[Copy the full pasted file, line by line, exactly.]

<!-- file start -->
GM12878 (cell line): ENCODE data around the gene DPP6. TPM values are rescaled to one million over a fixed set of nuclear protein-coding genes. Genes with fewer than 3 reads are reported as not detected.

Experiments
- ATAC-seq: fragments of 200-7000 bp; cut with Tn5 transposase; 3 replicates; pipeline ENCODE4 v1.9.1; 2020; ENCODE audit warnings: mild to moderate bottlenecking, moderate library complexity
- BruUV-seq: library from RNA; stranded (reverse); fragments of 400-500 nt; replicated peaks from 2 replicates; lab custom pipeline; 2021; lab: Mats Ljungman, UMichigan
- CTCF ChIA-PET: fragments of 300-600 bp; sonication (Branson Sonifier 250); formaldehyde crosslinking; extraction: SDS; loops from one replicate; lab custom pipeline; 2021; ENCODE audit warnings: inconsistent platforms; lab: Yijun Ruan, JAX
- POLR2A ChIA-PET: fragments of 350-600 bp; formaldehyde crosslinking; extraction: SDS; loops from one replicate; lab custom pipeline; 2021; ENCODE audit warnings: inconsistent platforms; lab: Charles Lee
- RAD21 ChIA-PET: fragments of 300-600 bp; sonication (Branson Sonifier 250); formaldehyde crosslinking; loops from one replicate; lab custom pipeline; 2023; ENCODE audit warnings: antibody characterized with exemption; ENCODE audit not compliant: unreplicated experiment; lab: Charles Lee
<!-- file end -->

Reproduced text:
GM12878 (cell line): ENCODE data around the gene DPP6. TPM values are rescaled to one million over a fixed set of nuclear protein-coding genes. Genes with fewer than 3 reads are reported as not detected.

Experiments
- ATAC-seq: fragments of 200-7000 bp; cut with Tn5 transposase; 3 replicates; pipeline ENCODE4 v1.9.1; 2020; ENCODE audit warnings: mild to moderate bottlenecking, moderate library complexity
- BruUV-seq: library from RNA; stranded (reverse); fragments of 400-500 nt; replicated peaks from 2 replicates; lab custom pipeline; 2021; lab: Mats Ljungman, UMichigan
- CTCF ChIA-PET: fragments of 300-600 bp; sonication (Branson Sonifier 250); formaldehyde crosslinking; extraction: SDS; loops from one replicate; lab custom pipeline; 2021; ENCODE audit warnings: inconsistent platforms; lab: Yijun Ruan, JAX
- POLR2A ChIA-PET: fragments of 350-600 bp; formaldehyde crosslinking; extraction: SDS; loops from one replicate; lab custom pipeline; 2021; ENCODE audit warnings: inconsistent platforms; lab: Charles Lee
- RAD21 ChIA-PET: fragments of 300-600 bp; sonication (Branson Sonifier 250); formaldehyde crosslinking; loops from one replicate; lab custom pipeline; 2023; ENCODE audit warnings: antibody characterized with exemption; ENCODE audit not compliant: unreplicated experiment; lab: Charles Lee